I successfully set up AWS CloudFront to serve my app assets (JS bundle, CSS, images and everything else in /public) per the Galaxy docs above. It’s working great and I’m getting vastly better performance. Very reasonable especially if I switch off Galaxy at some point in the future. I also think moving to redis-oplog and doing additional optimization in my app code will help with CPU pressure (will definitely continue testing).

FWIW adding a CDN was on my roadmap, just hadn’t done it yet. I thought because the page was loading and I was seeing my “loading animation” that the problem must be with Mongo, Compose, or the Oplog in general. I didn’t consider that all the other simultaneous users downloading the JS bundle at the same time would block retrieving data from Mongo for the users who had downloaded the bundle already.

Here’s an updated performance graph for my app. 50 simultaneous users on 1 Galaxy Compact now runs with a 4s response time for all users versus up to 60s without a CDN. That’s a 15x improvement on performance. I’m now getting the same performance from one Galaxy Compact Container (0.5 ECU) that I previously got from one Galaxy Double Container (2.1 ECU). That’s a 4X improvement on cost. Notice the slowest asset is now the HTML file for my app. Something else I noticed was doubling the containers or doubling a single container’s size increased performance by 4x - 7x (way more than 2x). The CPU still pegs a lot, but my app never crashes, just slows down a little. Again, the CPU pegging will probably be reduced by additional code optimizations:

Thanks for all the help and responses. Marking this as SOLVED. I do have a couple questions though:

  • I can see the slowest asset served is now the original HTML document that the URL delivers that loads everything. Why does this also not get served from CloudFront? I noticed it’s URL is still my app’s domain (unlike almost everything else which is my CloudFront URL.)

  • My bundled JS file is now served by CloudFront - which is great. But I’ve read in other posts that there’s a way to take the really common JS packages (e.g. jquery, moment, etc.) and link to them from their respective third party CDNs thus reducing the size of your bundled JS package. And this also allows the browser to use the package immediatley if it’s cached. How is this achieved? Does it have to do with Meteor 1.5 dynamic importing?

  • @sbr464 Great list of optimizations for production and the GCE write-up. In general, why do you suggest using smaller servers and scaling instances first versus size? On Galaxy, the ECUs and price all seem to equal out. And the performance is almost the same looking at my above graph. And it seems a higher ECU instance would handle random simultaneous spikes better versus several lower ECU instances. Just curious about this. Also I’d like to learn more about setting up a backend app to handle Meteor Methods and data processing - is there any good posts about this? And also setting up a cache for recurring data. Know any good posts?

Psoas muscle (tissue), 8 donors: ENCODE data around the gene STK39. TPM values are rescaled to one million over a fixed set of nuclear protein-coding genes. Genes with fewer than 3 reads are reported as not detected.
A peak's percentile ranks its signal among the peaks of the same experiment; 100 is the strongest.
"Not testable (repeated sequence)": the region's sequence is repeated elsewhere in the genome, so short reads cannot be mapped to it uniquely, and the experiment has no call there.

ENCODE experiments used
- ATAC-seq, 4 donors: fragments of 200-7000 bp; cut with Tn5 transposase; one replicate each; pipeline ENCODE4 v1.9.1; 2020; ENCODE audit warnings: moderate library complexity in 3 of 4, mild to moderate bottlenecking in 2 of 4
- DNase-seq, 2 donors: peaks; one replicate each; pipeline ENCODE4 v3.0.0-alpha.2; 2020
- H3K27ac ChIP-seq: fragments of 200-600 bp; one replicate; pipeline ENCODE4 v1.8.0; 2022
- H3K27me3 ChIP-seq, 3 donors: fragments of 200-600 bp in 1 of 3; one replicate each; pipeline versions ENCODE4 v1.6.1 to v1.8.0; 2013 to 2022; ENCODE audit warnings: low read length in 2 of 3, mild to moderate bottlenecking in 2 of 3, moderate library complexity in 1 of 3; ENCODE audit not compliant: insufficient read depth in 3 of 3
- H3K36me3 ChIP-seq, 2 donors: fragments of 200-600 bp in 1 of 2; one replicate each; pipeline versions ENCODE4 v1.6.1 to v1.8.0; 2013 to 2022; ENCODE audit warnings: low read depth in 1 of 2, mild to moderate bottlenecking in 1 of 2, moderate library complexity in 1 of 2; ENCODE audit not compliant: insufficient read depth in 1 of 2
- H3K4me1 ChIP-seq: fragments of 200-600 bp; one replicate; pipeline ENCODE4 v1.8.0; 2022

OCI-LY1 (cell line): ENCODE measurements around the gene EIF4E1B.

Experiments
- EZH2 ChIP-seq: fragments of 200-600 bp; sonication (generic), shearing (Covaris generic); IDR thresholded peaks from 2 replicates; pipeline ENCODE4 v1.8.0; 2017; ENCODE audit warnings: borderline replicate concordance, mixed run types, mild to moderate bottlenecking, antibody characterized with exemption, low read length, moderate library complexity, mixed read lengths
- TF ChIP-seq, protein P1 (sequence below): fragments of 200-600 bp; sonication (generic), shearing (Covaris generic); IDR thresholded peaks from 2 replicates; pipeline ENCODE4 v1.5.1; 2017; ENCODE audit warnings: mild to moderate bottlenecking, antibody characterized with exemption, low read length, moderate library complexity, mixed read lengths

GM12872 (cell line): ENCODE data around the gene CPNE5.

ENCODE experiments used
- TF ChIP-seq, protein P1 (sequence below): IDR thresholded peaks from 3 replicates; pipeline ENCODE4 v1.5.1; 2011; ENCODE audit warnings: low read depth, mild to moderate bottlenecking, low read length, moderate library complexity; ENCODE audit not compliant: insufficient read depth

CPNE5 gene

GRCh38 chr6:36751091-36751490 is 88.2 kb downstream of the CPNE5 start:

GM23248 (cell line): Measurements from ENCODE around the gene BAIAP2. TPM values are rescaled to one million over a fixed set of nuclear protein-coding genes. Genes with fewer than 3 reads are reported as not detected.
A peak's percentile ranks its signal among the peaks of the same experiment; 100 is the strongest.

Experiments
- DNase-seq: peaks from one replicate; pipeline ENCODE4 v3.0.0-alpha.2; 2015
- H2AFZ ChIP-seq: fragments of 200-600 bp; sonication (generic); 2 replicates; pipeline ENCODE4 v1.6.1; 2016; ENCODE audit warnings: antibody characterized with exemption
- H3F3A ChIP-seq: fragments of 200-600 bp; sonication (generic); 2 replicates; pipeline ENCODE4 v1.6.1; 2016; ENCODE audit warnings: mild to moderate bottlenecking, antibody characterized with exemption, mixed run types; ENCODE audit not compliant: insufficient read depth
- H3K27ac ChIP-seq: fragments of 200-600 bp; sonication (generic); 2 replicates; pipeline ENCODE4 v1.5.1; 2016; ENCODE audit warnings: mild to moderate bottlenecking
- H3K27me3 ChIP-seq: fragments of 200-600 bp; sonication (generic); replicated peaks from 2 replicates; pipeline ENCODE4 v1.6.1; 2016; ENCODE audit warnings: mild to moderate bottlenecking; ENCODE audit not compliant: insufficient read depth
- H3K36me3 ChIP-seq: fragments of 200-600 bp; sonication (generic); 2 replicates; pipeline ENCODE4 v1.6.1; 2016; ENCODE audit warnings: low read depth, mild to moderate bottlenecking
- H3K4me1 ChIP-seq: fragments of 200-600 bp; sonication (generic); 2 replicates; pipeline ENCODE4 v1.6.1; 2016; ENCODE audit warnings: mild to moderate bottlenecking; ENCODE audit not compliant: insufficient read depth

artillery doesn’t seem to work well for Meteor apps. It seems to test the same way as JMeter. It fires HTTP GETs but it’s not actually running any JS, so at least in my app and todos it’s not running the app (so no routing, pub/sub, method calls, database requests, etc.) So the server consequently works wonderfully as it’s just serving the small HTML file. Galaxy also doesn’t register any connections (same with JMeter).


#35

:open_mouth: This explains a lot.


#36

yep. so a micro instance is running 500mhz or possibly more, sometimes the underlying provider will allow for a brief spikes of 2x usage etc. But that is the baseline. That’s why having more instances helps.


#37

Yes you are correct, I’ll post back what we use for headless/browser environment testing.


#38

Thank you, fantastic! The query string value was probably it, I’ll toy around with this today.


#39

#40

Yeah I had read that article long before posting this thread. That’s kind of a Meteor Scaling 101 Beginner’s Guide (e.g. add indexes, enable oplog-tailing, etc.) The issue I discussed above was different. Notice none of these “Scaling Meteor” articles mention enabling a CDN to serve your bundle which you should absolutely do.

Once I finish my scaling saga, which I’m almost there, I plan to write a comprehensive article on all the tests and approaches and strategies I ultimately found successful. I’ve went from pub-sub to all Meteor Methods to back to pub-sub to redis-oplog… it’s been a long journey. Here’s one that almost no one talks about that’s been a HUGE gain for me (mostly because of my app’s use-case)… database caching on the server. Cache shared data that a lot of users request.